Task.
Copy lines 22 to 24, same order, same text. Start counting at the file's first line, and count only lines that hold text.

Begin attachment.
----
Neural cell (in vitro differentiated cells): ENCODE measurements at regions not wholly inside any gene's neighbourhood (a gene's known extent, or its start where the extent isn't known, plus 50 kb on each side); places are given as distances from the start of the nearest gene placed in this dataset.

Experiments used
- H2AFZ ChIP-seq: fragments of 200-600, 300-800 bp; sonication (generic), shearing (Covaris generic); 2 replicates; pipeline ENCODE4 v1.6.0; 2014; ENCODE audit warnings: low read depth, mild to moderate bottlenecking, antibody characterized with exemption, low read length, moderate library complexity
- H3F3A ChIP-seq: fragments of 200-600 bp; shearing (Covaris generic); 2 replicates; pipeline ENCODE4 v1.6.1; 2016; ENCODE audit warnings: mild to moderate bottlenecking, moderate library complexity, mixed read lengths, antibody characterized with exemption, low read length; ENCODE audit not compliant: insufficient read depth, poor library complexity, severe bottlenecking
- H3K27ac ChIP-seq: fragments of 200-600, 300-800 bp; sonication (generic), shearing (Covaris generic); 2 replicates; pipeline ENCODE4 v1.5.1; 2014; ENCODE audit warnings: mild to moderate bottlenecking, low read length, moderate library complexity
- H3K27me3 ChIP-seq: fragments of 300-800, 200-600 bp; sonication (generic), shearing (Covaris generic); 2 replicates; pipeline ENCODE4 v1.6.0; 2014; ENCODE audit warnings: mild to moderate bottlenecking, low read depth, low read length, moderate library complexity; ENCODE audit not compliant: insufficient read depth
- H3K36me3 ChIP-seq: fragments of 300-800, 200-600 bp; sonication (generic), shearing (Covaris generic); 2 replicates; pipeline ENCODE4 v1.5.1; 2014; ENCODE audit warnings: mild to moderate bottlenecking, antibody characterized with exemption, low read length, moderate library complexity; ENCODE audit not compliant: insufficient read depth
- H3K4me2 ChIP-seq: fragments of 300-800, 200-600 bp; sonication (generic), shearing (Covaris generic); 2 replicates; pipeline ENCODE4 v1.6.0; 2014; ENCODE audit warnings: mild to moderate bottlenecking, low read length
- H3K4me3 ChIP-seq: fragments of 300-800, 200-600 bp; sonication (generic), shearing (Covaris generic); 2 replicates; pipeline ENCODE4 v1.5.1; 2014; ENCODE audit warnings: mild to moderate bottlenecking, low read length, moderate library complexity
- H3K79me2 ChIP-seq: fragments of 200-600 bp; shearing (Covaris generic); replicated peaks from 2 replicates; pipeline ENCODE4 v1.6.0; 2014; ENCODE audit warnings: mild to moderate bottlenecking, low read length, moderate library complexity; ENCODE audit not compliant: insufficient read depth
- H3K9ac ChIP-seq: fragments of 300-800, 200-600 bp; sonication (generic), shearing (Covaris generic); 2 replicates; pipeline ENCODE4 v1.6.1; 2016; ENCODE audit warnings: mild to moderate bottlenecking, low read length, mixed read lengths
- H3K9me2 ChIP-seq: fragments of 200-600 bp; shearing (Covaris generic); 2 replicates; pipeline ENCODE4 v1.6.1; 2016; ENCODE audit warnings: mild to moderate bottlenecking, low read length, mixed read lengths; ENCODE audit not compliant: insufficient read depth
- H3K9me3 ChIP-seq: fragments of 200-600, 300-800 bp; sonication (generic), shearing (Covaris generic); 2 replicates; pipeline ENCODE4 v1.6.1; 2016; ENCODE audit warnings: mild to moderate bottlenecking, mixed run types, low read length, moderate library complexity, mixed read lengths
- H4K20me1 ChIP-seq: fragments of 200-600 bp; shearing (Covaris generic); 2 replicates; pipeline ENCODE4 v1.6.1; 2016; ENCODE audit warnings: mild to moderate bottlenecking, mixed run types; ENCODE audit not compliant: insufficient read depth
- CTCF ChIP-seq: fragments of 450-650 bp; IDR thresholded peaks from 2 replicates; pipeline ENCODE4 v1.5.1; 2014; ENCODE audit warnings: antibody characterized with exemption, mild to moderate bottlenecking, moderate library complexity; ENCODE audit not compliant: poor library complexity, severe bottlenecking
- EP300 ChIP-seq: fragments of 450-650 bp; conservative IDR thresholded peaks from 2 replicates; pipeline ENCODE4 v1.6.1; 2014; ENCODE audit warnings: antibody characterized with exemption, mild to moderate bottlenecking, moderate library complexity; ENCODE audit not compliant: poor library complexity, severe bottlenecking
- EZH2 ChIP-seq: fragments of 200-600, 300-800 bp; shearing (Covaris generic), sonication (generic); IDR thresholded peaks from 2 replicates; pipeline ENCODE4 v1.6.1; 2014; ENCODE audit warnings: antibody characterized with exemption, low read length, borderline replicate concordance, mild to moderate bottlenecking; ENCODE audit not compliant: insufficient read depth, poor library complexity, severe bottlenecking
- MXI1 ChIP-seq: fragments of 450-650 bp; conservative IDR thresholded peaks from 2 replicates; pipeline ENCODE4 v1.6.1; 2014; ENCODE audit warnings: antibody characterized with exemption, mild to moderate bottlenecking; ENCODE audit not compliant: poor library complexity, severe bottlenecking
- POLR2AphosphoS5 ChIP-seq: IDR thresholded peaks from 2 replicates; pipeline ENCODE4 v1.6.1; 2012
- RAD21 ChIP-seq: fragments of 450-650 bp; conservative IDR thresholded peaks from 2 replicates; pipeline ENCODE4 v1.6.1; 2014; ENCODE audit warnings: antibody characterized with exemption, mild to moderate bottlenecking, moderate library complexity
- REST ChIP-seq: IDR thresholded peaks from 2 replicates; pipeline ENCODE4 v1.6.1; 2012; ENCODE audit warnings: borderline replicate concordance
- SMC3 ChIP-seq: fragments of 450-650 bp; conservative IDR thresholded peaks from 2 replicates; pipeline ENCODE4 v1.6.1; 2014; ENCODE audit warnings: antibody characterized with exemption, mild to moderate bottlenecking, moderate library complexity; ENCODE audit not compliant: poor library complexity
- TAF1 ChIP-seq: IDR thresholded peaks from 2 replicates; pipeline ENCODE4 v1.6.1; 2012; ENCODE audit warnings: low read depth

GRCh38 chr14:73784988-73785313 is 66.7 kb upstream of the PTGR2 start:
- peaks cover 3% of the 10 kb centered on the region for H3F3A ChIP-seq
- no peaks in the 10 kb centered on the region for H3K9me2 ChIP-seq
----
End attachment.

- SMC3 ChIP-seq: fragments of 450-650 bp; conservative IDR thresholded peaks from 2 replicates; pipeline ENCODE4 v1.6.1; 2014; ENCODE audit warnings: antibody characterized with exemption, mild to moderate bottlenecking, moderate library complexity; ENCODE audit not compliant: poor library complexity
- TAF1 ChIP-seq: IDR thresholded peaks from 2 replicates; pipeline ENCODE4 v1.6.1; 2012; ENCODE audit warnings: low read depth

GRCh38 chr14:73784988-73785313 is 66.7 kb upstream of the PTGR2 start: